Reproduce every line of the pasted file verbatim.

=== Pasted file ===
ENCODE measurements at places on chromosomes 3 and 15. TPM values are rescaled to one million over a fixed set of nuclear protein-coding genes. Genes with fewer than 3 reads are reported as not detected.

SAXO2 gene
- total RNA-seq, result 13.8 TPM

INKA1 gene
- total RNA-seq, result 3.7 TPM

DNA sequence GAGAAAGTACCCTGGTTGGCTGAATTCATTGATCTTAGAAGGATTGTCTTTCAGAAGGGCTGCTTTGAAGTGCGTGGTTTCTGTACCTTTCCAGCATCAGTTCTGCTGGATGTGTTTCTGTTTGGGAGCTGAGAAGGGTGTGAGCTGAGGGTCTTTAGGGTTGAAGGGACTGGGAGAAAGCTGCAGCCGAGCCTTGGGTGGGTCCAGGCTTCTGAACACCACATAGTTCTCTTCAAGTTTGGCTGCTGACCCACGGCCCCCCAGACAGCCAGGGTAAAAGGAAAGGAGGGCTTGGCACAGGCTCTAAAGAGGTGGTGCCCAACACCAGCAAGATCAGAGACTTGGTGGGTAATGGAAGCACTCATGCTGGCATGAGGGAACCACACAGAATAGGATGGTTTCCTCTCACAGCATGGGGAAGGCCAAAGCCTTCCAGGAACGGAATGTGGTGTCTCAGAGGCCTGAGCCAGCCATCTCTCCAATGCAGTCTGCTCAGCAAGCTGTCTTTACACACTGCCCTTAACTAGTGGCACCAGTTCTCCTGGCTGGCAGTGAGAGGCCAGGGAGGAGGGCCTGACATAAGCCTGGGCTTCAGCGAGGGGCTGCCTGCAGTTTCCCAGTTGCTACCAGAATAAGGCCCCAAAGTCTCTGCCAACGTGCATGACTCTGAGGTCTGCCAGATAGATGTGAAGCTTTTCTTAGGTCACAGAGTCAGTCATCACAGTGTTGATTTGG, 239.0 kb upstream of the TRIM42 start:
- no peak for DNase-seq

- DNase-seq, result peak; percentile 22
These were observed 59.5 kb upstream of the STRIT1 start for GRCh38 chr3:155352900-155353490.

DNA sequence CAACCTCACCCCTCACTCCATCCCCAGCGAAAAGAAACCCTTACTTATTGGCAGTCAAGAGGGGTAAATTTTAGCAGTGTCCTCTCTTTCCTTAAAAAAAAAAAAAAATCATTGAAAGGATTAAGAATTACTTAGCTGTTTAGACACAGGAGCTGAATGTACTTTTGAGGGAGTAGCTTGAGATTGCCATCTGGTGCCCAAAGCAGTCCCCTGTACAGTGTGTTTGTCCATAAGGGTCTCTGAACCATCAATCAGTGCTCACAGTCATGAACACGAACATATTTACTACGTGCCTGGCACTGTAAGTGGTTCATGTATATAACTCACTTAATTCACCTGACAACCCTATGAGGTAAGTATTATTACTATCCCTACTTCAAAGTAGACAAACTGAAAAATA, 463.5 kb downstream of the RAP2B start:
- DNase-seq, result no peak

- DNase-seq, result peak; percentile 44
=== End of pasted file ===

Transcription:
ENCODE measurements at places on chromosomes 3 and 15. TPM values are rescaled to one million over a fixed set of nuclear protein-coding genes. Genes with fewer than 3 reads are reported as not detected.

SAXO2 gene
- total RNA-seq, result 13.8 TPM

INKA1 gene
- total RNA-seq, result 3.7 TPM

DNA sequence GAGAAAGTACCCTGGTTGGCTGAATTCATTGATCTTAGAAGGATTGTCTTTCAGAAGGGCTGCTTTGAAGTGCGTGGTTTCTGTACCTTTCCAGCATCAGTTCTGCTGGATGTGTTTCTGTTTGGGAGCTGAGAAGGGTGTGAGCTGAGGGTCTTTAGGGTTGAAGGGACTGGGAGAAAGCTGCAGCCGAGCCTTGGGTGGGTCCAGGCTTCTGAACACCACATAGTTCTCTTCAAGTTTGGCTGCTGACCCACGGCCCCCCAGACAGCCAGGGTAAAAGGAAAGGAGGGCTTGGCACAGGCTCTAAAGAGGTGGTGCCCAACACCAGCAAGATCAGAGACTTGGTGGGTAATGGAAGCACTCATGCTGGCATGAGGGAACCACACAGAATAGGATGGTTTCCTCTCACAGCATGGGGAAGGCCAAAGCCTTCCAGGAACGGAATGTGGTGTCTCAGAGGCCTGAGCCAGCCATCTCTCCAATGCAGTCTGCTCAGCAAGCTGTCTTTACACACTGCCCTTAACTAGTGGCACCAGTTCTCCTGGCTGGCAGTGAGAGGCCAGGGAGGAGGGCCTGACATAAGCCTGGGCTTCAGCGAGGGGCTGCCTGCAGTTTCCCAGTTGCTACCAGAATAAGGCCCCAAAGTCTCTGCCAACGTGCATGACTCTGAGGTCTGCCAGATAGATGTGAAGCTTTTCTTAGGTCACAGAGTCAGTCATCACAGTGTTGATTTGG, 239.0 kb upstream of the TRIM42 start:
- no peak for DNase-seq

- DNase-seq, result peak; percentile 22
These were observed 59.5 kb upstream of the STRIT1 start for GRCh38 chr3:155352900-155353490.

DNA sequence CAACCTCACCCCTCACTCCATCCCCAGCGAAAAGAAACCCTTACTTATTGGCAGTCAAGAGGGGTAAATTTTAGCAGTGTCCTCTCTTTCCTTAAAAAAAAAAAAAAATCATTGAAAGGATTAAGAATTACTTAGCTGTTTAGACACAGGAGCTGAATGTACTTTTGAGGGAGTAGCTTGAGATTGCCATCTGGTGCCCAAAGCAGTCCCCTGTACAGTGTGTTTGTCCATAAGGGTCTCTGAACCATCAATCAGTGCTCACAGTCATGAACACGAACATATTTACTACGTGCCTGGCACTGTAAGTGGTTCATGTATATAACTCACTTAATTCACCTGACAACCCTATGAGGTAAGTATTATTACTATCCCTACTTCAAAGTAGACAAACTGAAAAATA, 463.5 kb downstream of the RAP2B start:
- DNase-seq, result no peak

- DNase-seq, result peak; percentile 44